Excitement spread quickly among well-heeled Democrats that the great performer Stevie Wonder would be the special guest for an “Intimate Evening” at the Windsor Court to benefit Senator Mary Landrieu on Dec. 1, but we’re not sure that even a visit by the famed Stevie Wonder will help energize voters enough to carry Mary over the top.
First, the Democrats pulled away a $12 Million advertising budget previously designated for Landrieu. Now, Republicans have decided they don’t even need to run third-party attack ads against Landrieu next week. Despite a re-energized campaign, Team Landrieu continues to face an uphill battle and time is running out.
Washington D.C. pollster Ron Faucheux circulated a conservative Republican poll this week that showed Congressman Bill Cassidy with a wide (22 point) lead and also referenced a previous poll taken for Cassidy that showed a 16 point lead. While we’re sure Senator Landrieu’s polls (though none have been released publically) are more favorable, it doesn’t look good for Landrieu as early voting begins this Saturday and continues through November 28.
Though Allan and Danae are longtime Democrats, we are beginning to see the possibility of a Cassidy victory in the old cloudy crystal ball. The Republican Party has done a good job of tying Senator Landrieu to our extremely unpopular president, which has been very helpful to Cassidy building a wide base of support beyond traditional Republican voters. Looking past a basic dislike for the President and “Obamacare,” what makes Bill Cassidy so attractive? A genuine desire for change? Cassidy’s conservative positions on immigration reform, Medicaid, and funding for social service programs?
We suspect many members of the business community are personally supporting Landrieu because they know how well she “brought home the bacon,” especially after Hurricane Katrina. Our CBD neighbor, Israeli-born real estate developer Dotan Bonen, says that he supports Cassidy for his stand on foreign policy. Could it be that the average man and woman on the street would vote for almost any candidate just want to send a clear message to President Obama?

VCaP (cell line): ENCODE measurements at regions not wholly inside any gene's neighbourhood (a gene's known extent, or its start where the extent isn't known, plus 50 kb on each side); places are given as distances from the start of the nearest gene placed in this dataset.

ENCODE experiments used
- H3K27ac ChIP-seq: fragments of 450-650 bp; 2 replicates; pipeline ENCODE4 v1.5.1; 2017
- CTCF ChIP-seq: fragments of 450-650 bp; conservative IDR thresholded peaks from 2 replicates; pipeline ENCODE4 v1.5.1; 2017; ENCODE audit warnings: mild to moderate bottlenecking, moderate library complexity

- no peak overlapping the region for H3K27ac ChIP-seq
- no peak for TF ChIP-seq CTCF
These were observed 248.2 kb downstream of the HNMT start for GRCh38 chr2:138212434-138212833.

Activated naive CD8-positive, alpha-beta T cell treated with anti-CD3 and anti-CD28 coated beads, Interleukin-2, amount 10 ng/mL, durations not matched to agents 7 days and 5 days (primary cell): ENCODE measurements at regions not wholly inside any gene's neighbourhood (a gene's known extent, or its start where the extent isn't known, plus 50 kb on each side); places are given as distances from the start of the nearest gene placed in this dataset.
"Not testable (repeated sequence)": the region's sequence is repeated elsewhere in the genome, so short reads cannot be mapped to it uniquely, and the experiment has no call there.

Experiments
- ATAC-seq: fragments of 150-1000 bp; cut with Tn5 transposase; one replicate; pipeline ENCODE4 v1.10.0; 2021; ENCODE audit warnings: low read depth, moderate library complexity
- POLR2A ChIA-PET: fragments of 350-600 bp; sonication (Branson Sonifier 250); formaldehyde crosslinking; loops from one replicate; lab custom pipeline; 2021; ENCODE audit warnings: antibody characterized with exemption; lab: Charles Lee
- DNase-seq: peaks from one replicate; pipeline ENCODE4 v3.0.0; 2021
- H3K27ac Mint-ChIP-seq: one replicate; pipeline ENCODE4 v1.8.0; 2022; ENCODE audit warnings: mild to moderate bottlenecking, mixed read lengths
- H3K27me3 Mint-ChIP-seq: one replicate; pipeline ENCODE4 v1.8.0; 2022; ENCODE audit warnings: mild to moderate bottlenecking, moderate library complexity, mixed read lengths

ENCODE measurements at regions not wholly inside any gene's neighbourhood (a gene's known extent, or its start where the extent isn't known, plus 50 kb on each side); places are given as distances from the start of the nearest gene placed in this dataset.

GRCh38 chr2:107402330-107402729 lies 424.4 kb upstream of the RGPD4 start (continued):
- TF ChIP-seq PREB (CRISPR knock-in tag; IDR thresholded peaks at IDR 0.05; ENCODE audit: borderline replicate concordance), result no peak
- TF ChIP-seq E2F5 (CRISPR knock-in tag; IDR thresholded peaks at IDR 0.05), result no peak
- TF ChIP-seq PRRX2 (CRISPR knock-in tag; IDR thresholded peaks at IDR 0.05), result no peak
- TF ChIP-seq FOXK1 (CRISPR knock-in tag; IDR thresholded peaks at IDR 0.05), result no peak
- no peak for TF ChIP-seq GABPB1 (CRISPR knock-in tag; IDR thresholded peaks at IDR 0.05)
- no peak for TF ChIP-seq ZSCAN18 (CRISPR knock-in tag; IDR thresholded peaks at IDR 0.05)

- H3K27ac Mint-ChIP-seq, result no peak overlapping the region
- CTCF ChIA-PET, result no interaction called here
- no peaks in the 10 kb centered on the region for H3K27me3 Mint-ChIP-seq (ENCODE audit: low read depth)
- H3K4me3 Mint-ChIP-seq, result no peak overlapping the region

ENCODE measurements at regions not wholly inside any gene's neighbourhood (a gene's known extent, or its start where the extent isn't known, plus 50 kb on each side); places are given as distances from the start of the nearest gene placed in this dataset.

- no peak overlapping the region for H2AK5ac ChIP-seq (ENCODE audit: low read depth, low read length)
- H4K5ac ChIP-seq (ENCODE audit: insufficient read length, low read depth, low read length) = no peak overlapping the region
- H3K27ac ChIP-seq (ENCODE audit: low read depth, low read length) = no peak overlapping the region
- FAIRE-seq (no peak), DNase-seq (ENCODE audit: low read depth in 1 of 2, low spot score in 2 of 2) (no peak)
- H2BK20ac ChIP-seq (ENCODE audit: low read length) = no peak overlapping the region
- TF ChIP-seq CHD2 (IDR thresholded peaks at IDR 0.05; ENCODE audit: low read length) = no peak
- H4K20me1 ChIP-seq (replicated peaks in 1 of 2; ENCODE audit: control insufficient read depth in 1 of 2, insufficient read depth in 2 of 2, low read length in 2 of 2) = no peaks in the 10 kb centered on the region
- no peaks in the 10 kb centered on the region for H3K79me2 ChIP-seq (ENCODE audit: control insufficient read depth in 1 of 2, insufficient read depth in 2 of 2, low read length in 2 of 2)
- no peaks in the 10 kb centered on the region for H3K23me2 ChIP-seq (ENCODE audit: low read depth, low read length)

Whether Landrieu or Cassidy represents Louisiana in the next Congress, many Republican sought goals — such as overhauling the corporate tax system, the Keystone Pipeline, lessening financial and environmental legislation, and sweeping trade agreements with Pacific Rim nations and later in Europe — could well get approved. The Affordable Care Act will certainly get amended.
The debt ceiling will also need to be raised next year which could pit the two sides of the Republican Party against each other. Government support of home lending will surely also be heavily debated because of entrenched philosophical differences between the two major parties. The Republicans have created an ambitious agenda. Will these proposed changes make the public more confident about their Washington leaders? Probably not.
According to The Wall Street Journal, Republicans haven’t controlled this many House, Senate and gubernatorial seats since 1928. Not since Harry Truman’s presidency in 1946 have Democrats lost so many House seats (69). President Dwight Eisenhower lost a combined 66 House seats in 1954 and 1958 midterms. Republican Elsie Stefanik, 30, is the youngest woman ever elected to Congress. Republican Tim Scott from South Carolina is the first black senator elected from the South since Reconstruction. Pennsylvania’s Republican Gov. Tom Corbett is the first governor not to win a second term in more than 40 years.